The process of EIA in Nepal- Development or a disappointment?

Environmental Impact Assessment (EIA) is a planning tool which enables decision makers to accept environmentally friendly projects and reject environmentally damaging projects or their certain components.This process has been mandatory for development projects in Nepal, since the enactment of Environment Protection Act in 1997. The steps undertaken in the EIA in Nepal are:

  • Screening: Analyzing and deciding if the EIA is required.
  • Scoping: Considering what aspects needs to be covered in the development project
  • Preparing a report: The report needs to be prepared and must include environmental effects of the project.
  • Making an application and consultation: The report of the EIA must be publicized and submitted to government agencies, so that the viability of the project can be assessed.
  • Decision making: The government agencies then assess the report of EIA to determine if the project can be implemented or not.
  • Post decision: After the decision of implementing the project, the project needs to be continuously monitored. 

The initiative was brought so that environment protection can go hand in hand with development projects, making the development in the country more sustainable. The previous act for the EIA was also replaced where, Environment Protection Act (2019) and Environment Protection Rules (2020) now define the types of projects that need to carry out environmental assessments, which made the EIA process more detailed. However, analyzing some of the news articles, it seems the EIA has not been successfully implemented in development projects of the country. In the case of government sponsored projects, EIA has remained as ‘pro forma’ compliance with government’s legal requirements.

Most of the EIA projects have been a failure when it comes to government sponsored projects. EIA is done very late in a project cycle after many crucial decisions on design and locations have already been made despite the legislation mandating the process to be conducted before the project begins.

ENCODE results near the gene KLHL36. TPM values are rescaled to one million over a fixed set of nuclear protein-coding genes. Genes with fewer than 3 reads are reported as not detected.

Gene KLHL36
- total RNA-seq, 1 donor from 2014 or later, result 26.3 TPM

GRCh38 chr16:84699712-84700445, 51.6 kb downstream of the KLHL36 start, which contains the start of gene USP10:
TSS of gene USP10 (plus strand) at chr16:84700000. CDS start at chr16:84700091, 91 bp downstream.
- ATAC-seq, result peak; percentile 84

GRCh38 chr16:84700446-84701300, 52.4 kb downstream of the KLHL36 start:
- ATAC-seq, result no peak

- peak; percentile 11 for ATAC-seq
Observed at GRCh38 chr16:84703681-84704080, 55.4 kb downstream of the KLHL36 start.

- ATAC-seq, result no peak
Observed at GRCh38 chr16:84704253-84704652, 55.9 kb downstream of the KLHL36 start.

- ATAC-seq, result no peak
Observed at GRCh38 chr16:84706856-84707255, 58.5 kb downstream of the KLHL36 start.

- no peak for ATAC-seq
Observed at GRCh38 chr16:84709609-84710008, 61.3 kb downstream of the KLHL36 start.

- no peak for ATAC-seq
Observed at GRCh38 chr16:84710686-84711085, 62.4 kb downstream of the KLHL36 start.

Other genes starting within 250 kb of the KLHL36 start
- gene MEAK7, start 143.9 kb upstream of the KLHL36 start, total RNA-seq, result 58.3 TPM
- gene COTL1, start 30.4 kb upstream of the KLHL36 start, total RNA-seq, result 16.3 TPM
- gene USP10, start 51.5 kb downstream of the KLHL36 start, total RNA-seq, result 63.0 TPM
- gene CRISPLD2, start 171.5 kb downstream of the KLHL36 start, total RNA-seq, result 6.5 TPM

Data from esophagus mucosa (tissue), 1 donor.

One such case of EIA not being properly implemented is of Nijgadh airport project where it was found that the EIA report of the project was a copied content from a similar document prepared for a hydropower project. Currently, the Nijgadh project has been given a green light, but the project has created a huge debate about environmental protection and infrastructure development. Similarly, in the case of Pokhara International Airport, the EIA report mentioned only 28 species of birds. However, conservationists have counted more than 470 species in the Pokhara Valley. Despite the inconsistency found in the EIA report, the project started and the  airport is expected to open at the end of the year. Likewise, in the case of Prithvi Highway on  February 8, 2022, where  Malabar silk-cotton tree (commonly known as simal in Nepal) that was along the Prithvi Highway was cut down. On the tree was a nest of a griffon vulture, an endangered species. Pokhara bird society had asked the Department of Roads to not cut down the trees as the species, out of the nine types of vultures found in the country, the griffon vulture is the most endangered. But, despite the plea of the organization, the tree was cut for the development projects causing a huge outcry against the project. These are some notable cases which have shown that despite the EIA process, the development projects have failed to protect the environment. 

Despite being a government initiated regulation, it is evident from the cases above that the government itself does not follow the EIA requirement diligently. Even when concerns were raised by different stakeholders, the government did not seem to care.  Looking at the examples one might even ask if EIA is taken seriously by the government. Also, what would be the case if it was some other entity beside the government? 

To ensure the effective and efficient implementation, the government needs to look for alternatives to ensure a  proper EIA process. Proper check and balance, continuous monitoring and evaluation is a prerequisite for the success of the EIA. The government should be transparent regarding their EIA and should be held accountable if it is found that the government itself shys away from the regulation. In a country that adheres to the principle of rule of law the government should also adhere to it.